In Kekla Magoon’s How It Went Down, a racially charged shooting throws a community into an uproar.
By Kekla Magoon
Trayvon Martin. Michael Brown. When I think these names, a flurry of images comes to mind. I think about violence, racism, innocence, prejudice. I think about guns and communities and appearances and judgment. I feel a deep sense of sorrow and a deeper sense of despair.
In the spring of 2012, I found myself engrossed in the media cycles reporting on the controversial shooting death of Trayvon Martin. The coverage lasted months, it seemed, and while this type of painful, tragic incident was not new to our country, the level of attention paid to this particular case seemed to be. It was simultaneously riveting, and difficult to witness, night after night on television, and all day long on social media.
Watching all this coverage, I had one prevailing question that returned to me over and over: where are the youth voices in the conversation? How are young people responding and reflecting upon these incidents? Why do we turn primarily to talk show hosts, political analysts, and African American studies scholars to contextualize them? Why not bring forward other young people like Trayvon and talk about the experience of walking down the street day after day, feeling afraid of what could happen?
I was interested in looking behind the headlines, at how members of a community respond when such a tragedy occurs in their midst. When I sat down to write How It Went Down, I did so in the spirit of wondering what happens off-camera. How does it feel when the boy whose face appears on CNN every night used to sit across from you in chem lab? What if he was your best friend, your brother, or the boy who bullied you? How It Went Down compiles the voices of eighteen different individuals in the fictional community of Underhill, after a controversial shooting occurs there.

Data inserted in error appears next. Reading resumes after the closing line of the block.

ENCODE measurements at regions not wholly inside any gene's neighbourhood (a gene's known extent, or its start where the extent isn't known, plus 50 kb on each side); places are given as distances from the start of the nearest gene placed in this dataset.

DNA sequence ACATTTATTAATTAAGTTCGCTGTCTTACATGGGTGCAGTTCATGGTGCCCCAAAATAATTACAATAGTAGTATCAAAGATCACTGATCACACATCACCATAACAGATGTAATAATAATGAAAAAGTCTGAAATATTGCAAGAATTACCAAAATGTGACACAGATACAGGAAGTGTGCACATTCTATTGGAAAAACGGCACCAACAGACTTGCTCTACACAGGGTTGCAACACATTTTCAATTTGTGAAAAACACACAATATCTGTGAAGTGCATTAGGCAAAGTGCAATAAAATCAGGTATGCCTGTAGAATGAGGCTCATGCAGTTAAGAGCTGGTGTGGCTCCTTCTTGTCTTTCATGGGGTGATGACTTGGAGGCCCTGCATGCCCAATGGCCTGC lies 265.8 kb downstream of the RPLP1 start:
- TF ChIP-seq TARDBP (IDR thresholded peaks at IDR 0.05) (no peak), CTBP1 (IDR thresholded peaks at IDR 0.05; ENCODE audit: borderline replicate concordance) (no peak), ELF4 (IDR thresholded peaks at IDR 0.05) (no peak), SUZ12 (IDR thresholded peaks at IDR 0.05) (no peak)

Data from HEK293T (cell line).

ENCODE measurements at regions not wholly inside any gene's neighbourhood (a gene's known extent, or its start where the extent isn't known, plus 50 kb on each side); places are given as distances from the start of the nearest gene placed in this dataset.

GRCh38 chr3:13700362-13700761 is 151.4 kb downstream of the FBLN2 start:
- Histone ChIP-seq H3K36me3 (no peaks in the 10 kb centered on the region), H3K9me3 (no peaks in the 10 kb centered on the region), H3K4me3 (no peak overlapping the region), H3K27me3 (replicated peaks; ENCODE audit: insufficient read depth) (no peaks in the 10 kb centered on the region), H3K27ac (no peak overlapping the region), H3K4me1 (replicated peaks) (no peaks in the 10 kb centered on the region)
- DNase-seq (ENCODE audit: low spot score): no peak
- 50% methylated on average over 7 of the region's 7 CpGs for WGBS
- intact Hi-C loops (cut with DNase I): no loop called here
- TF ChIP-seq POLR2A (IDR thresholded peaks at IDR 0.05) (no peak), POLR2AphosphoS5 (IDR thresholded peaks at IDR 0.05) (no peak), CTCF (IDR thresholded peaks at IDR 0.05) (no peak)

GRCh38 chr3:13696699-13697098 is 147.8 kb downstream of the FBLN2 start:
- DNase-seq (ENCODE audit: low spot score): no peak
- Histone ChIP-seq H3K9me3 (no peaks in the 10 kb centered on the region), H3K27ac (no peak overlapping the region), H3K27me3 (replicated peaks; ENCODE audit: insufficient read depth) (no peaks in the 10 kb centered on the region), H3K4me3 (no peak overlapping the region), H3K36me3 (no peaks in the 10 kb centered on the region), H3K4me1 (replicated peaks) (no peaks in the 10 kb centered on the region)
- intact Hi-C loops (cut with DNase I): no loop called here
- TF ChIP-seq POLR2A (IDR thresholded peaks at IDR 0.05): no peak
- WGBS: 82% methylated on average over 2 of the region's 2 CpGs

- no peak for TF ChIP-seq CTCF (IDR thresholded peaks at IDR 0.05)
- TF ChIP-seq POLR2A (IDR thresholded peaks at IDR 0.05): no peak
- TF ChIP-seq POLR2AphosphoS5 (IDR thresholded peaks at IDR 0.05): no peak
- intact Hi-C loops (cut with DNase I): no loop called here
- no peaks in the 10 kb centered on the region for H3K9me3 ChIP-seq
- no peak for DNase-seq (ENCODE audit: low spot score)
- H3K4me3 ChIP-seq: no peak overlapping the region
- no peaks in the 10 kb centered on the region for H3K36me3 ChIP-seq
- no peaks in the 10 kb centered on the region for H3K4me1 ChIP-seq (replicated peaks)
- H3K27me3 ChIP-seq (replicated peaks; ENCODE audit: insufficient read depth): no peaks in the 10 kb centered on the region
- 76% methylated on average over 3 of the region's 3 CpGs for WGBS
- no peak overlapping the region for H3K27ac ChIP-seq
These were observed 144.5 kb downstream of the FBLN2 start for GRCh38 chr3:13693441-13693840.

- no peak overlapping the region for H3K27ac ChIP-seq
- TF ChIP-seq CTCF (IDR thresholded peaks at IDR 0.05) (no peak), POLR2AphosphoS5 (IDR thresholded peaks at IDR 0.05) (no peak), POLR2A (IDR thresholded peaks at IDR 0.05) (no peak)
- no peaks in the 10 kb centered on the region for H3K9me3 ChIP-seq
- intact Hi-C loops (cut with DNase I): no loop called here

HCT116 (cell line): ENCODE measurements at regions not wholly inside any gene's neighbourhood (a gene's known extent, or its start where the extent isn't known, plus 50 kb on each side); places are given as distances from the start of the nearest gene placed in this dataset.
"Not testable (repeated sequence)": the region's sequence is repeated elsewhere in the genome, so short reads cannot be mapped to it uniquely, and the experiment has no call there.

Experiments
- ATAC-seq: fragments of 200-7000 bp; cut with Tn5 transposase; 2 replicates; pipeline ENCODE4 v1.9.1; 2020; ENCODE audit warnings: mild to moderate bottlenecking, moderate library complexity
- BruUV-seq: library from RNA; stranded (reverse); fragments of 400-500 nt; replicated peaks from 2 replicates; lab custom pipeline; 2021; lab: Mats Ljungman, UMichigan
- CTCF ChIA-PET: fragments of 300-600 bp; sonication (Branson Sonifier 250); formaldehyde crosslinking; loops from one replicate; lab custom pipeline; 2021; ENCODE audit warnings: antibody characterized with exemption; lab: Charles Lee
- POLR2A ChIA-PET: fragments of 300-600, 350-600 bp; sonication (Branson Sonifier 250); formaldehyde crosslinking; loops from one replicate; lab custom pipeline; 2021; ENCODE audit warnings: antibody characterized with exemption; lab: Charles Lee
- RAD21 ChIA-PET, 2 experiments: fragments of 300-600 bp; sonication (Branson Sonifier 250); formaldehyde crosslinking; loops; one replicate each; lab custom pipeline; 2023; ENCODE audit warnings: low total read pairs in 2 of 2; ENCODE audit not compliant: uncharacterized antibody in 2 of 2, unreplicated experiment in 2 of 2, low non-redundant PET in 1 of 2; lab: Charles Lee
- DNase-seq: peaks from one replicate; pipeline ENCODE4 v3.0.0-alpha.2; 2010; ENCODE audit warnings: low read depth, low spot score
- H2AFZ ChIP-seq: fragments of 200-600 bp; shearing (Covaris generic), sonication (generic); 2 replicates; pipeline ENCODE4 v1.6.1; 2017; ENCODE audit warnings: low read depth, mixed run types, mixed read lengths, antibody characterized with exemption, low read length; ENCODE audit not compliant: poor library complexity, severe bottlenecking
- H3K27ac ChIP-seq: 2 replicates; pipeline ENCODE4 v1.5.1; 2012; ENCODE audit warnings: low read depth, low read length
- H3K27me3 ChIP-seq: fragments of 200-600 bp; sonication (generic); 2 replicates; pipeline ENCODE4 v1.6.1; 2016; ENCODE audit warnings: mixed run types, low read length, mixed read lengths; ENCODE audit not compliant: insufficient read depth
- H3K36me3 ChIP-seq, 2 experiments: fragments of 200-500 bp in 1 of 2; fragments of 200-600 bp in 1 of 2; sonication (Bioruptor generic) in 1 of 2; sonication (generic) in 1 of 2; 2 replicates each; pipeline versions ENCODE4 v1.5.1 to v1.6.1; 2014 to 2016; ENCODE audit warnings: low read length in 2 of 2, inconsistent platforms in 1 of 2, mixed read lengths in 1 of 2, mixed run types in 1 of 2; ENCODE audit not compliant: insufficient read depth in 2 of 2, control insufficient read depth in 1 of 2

When Trayvon Martin was killed in Florida, communities around the country rose up in peaceful protest, calling for “Justice for Trayvon.” When Michael Brown was killed in Ferguson, Missouri, we saw a different kind of response: angry and frustrated young people rioting in the streets, demanding that attention finally be paid to an issue that has troubled their lives for far too long. I’ve heard it said that rioting—or violence in general—is the last recourse of the desperate, the unheard. Young people have plenty to say about racism in America, and we need to start listening closer.
I recently visited a high school classroom to talk about How It Went Down. Their teacher asked me to address the issue of social media, and how it seems at times like teens today are not engaged in the real world, but only active online and in their own insular world. Why aren’t our youth more engaged in real-world organizing? Yes, we have an undercurrent of youth activism in this country—we always have—but why don’t we see that reflected in the national media? One student in the class commented specifically on the role of social media in teens’ lives. She said, “A lot of times it feels like no one is listening. But when you update your status or post a picture you know people will see it. You know you will be heard.”
It is my hope that the fictional teens in How It Went Down can help inspire us to start listening more closely to the voices of real teens. Everyone has a perspective on Trayvon, and Ferguson. What’s yours?
Kekla Magoon is the author of five young adult novels: How It Went Down, Camo Girl, 37 Things I Love, Fire in the Streets, and The Rock and the River, for which she has received an ALA Coretta Scott King New Talent Award and three NAACP Image Award nominations. She also writes non-fiction on historical topics. Kekla teaches writing, conducts school and library visits nationwide, and serves on the Writers Council for the National Writing Project. She holds a B.A. in History from Northwestern University and an M.F.A. in Writing from Vermont College of Fine Arts. Visit her online at www.keklamagoon.com.
You can purchase a copy of How It Went Down here.